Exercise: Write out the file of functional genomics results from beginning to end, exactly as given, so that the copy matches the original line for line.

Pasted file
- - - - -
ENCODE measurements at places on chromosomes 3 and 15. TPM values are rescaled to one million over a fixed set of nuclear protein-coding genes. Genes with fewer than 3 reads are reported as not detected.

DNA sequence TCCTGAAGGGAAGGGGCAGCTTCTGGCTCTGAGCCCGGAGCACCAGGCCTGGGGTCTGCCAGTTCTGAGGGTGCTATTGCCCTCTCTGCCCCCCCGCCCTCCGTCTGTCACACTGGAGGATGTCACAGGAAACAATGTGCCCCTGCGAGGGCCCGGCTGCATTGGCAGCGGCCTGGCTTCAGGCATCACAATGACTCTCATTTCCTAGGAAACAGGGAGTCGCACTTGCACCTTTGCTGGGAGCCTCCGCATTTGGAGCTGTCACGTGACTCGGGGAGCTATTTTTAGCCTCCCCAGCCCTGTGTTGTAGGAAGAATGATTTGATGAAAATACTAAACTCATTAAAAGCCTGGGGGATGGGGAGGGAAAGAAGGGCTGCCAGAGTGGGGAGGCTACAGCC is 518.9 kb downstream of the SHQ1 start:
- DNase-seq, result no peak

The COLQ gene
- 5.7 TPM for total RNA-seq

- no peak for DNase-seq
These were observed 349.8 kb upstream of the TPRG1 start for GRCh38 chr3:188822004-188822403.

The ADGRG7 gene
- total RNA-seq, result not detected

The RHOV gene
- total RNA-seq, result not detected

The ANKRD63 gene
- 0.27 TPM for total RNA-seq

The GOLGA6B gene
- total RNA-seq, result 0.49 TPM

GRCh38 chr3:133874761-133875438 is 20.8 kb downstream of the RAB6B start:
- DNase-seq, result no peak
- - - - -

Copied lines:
ENCODE measurements at places on chromosomes 3 and 15. TPM values are rescaled to one million over a fixed set of nuclear protein-coding genes. Genes with fewer than 3 reads are reported as not detected.

DNA sequence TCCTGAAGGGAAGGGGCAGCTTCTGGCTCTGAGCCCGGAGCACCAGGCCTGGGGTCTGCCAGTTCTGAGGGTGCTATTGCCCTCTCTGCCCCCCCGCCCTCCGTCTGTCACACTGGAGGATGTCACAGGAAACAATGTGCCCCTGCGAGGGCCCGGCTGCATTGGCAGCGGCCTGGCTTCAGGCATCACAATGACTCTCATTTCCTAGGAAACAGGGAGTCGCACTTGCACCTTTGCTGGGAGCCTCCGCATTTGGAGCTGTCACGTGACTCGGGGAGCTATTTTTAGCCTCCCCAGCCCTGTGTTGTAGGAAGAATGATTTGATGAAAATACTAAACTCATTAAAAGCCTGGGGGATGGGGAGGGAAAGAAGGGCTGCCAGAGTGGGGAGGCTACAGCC is 518.9 kb downstream of the SHQ1 start:
- DNase-seq, result no peak

The COLQ gene
- 5.7 TPM for total RNA-seq

- no peak for DNase-seq
These were observed 349.8 kb upstream of the TPRG1 start for GRCh38 chr3:188822004-188822403.

The ADGRG7 gene
- total RNA-seq, result not detected

The RHOV gene
- total RNA-seq, result not detected

The ANKRD63 gene
- 0.27 TPM for total RNA-seq

The GOLGA6B gene
- total RNA-seq, result 0.49 TPM

GRCh38 chr3:133874761-133875438 is 20.8 kb downstream of the RAB6B start:
- DNase-seq, result no peak